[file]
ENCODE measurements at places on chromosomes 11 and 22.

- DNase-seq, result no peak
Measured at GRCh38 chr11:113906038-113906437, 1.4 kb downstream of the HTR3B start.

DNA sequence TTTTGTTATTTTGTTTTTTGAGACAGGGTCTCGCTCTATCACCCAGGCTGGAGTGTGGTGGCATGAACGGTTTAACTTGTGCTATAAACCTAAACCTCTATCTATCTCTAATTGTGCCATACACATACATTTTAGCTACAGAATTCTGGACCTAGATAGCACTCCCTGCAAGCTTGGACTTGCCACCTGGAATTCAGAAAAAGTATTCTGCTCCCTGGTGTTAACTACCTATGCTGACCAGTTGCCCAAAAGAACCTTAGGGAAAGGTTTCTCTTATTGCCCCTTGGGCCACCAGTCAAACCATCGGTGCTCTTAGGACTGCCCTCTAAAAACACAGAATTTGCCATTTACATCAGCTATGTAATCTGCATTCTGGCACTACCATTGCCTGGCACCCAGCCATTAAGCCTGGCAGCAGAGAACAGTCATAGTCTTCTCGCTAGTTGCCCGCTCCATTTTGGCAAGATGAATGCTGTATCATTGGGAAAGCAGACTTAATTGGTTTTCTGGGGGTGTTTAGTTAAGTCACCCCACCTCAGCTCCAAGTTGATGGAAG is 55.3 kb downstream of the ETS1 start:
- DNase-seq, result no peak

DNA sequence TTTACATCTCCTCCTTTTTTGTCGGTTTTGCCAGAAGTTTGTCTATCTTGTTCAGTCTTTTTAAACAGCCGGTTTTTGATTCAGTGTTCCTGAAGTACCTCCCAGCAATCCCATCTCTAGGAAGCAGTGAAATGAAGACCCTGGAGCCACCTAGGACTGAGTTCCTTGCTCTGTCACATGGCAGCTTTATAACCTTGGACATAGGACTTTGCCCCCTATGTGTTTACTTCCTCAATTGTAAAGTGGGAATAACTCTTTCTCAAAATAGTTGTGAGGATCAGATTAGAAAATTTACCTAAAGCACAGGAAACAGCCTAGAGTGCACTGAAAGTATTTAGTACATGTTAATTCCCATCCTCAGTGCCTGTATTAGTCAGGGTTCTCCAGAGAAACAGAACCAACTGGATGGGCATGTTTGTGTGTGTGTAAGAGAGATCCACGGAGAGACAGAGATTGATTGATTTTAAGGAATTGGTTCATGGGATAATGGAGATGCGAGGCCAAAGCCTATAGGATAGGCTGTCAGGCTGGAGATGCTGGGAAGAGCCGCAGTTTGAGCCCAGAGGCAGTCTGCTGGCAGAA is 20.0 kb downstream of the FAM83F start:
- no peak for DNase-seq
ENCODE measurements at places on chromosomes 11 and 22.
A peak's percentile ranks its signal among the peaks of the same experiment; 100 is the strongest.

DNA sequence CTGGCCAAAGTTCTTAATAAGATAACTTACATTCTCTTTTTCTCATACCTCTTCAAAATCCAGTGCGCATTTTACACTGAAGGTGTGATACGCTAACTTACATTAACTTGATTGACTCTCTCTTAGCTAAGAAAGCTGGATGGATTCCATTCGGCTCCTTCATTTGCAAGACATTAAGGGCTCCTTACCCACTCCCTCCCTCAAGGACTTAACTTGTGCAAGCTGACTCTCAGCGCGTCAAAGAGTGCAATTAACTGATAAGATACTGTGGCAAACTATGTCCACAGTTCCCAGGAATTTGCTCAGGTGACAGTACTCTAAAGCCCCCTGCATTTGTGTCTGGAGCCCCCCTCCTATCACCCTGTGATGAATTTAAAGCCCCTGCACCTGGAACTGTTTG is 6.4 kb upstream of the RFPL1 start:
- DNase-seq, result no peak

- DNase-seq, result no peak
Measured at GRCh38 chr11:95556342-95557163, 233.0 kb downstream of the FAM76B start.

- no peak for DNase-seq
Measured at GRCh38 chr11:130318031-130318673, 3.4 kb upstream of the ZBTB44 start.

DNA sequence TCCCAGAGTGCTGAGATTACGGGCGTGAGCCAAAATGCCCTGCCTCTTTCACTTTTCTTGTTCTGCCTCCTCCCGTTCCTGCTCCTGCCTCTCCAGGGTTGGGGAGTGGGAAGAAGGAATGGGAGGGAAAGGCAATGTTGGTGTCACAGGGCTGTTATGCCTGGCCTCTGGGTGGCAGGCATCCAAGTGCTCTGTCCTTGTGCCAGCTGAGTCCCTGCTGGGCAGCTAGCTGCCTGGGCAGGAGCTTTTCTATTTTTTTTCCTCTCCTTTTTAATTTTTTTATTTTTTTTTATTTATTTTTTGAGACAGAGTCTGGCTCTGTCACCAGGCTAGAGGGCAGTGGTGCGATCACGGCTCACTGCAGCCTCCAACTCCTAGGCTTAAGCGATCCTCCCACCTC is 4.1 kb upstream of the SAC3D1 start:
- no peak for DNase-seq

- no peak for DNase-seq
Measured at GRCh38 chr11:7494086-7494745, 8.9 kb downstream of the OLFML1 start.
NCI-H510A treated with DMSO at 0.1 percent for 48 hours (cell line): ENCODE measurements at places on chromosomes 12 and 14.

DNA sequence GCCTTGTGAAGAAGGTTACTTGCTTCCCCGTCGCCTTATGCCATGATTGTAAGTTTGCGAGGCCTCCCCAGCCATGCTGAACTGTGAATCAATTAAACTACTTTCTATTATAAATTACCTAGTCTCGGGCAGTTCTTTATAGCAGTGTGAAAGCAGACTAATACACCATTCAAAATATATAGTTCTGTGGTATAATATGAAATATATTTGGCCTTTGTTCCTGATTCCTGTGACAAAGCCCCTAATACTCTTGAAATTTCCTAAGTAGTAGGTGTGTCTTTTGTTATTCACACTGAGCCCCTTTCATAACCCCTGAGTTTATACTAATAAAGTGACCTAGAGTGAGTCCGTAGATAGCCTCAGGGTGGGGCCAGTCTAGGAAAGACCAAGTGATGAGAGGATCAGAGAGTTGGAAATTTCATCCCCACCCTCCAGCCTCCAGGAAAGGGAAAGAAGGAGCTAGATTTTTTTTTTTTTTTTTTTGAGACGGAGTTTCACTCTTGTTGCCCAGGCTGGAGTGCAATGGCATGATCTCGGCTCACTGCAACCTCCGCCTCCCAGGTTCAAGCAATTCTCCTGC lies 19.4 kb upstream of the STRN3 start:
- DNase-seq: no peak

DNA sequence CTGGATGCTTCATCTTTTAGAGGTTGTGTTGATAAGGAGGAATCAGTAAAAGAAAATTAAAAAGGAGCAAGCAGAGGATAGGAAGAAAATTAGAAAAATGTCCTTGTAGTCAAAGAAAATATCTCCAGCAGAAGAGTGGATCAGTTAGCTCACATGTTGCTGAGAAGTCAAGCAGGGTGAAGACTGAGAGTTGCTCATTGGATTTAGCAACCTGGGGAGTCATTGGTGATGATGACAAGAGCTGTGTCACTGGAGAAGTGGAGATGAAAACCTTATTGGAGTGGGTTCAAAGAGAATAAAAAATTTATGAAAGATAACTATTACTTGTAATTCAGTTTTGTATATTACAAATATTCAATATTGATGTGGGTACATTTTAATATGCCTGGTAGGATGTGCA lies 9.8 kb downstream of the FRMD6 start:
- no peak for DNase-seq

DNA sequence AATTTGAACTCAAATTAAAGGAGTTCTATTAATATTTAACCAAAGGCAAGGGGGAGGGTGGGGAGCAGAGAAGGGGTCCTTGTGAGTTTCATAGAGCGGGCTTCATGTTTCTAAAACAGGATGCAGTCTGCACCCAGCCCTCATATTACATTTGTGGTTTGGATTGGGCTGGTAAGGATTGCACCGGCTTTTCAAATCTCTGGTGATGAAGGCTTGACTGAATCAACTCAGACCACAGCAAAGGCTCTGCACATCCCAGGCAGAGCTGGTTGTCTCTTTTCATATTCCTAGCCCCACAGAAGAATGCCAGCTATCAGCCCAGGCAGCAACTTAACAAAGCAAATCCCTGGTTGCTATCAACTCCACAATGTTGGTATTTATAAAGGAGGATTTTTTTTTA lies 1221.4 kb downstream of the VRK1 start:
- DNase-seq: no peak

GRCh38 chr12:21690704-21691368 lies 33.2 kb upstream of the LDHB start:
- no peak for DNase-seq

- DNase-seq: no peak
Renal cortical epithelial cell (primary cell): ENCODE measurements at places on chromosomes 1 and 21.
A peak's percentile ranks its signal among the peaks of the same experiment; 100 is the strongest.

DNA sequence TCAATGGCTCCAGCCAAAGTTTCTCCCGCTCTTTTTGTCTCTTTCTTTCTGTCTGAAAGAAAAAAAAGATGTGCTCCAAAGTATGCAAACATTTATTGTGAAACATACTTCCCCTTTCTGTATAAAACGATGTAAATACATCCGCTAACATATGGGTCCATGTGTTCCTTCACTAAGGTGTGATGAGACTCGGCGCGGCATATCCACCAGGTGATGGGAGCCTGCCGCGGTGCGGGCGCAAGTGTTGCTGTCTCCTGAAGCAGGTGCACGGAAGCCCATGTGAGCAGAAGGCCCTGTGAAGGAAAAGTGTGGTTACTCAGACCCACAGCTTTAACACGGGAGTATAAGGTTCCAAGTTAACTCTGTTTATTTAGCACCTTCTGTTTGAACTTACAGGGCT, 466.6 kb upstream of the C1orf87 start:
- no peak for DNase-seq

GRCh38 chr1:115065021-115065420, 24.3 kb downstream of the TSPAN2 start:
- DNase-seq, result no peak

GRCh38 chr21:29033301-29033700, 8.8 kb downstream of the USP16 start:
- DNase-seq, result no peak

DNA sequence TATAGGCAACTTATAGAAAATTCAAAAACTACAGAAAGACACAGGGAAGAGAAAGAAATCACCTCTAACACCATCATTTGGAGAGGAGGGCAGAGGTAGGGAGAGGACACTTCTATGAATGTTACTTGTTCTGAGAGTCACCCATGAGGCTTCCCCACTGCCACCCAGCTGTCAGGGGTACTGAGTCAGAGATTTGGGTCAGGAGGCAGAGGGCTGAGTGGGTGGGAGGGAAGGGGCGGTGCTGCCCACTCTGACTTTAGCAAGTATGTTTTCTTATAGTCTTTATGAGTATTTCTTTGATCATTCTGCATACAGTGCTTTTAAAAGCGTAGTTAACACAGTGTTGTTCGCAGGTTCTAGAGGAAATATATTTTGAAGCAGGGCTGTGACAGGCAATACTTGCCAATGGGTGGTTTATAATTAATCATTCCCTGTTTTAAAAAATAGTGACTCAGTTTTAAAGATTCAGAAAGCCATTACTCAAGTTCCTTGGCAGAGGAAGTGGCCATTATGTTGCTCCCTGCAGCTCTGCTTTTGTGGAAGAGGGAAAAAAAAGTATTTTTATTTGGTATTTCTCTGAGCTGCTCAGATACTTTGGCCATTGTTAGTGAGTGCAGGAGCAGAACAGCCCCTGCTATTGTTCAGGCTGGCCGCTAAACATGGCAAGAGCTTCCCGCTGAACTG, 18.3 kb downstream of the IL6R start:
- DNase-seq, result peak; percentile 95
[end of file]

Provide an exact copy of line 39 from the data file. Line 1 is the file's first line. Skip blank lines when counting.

- DNase-seq, result peak; percentile 95